Your Brain on Dance


It was during a flamenco class at the University of Maryland that School of Theatre, Dance, and Performance Studies professor Karen Kohn Bradley and Dr. Jose Contreras-Vidal realized they shared a common interest in movement analysis.  Curious about the effects that dancing has on the brain, the duo ultimately decided to take their mutual interest to the next step and conduct experiments into what changes happen in the brain when a person dances.  The potential implications are quite exciting.

Their project, which Bradley calls “Your Brain on Dance: The neural symphony of expressive movement” explores ways the body expresses personality, emotions and beliefs through movement, and the ways in which movement changes the brain.  Bradley and Contreras-Vidal selected a number of skilled dancers to don an EEG brain cap, which looks much like a bathing cap dotted with electrodes and sensors that record body movement during dance.  This enabled them to examine the effects that dancing has on the brain.

Bradley and Contreras-Vidal, who is now at the University of Houston’s Laboratory for Noninvasive Brain-Machine Interface Systems, believe the research will shed light on what sorts of brain-wave patterns are associated with individual expressive movements.  Moreover, they hope this study will help inform research on the development of lifelike robotic limbs and exoskeletons for paralysis patients.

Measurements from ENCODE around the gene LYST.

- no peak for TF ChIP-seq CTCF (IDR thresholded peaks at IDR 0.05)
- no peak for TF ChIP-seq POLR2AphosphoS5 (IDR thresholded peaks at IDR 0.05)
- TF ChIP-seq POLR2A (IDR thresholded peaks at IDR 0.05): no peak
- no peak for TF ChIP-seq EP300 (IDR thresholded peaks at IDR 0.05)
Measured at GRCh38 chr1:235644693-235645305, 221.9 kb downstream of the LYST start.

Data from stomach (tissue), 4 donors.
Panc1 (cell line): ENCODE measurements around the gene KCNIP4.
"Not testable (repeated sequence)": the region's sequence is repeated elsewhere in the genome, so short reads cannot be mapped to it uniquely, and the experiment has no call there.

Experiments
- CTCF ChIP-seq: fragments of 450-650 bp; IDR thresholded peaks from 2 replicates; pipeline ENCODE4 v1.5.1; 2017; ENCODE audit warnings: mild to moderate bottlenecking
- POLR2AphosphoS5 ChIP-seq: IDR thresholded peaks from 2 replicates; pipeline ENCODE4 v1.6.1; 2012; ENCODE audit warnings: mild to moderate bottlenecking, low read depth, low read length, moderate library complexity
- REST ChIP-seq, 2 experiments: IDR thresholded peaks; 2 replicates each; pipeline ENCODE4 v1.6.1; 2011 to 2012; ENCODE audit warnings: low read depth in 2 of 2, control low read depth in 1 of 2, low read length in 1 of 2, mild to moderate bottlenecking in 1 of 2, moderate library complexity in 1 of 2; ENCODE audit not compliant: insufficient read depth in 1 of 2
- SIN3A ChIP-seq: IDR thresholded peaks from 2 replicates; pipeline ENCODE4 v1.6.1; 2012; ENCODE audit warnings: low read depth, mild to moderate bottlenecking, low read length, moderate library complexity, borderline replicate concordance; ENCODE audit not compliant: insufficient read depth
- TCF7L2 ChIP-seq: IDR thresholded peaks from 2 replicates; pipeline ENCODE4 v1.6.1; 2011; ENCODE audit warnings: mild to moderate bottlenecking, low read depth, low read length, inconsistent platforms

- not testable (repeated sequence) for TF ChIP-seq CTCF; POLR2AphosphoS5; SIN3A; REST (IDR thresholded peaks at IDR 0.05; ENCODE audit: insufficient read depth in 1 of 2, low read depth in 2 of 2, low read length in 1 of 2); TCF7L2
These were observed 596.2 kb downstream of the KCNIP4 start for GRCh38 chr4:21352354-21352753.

“The results of this research will help identify the components of individual human personality, which will allow us to more authentically communicate emotion and expression in fields like robotics, prosthesis development and animation,” Bradley explained.  “We hope the work can inform how avatars could eventually express what a physically and/or neurologically compromised individual is trying to communicate.”

After analyzing their pilot data, Bradley and Contreras-Vidal plan to submit a collaborative grant to the National Science Foundation, transforming the way engineering and the performing arts can learn from each other -- while uncovering solutions to some of the most devastating challenges of physical and neurological disabilities.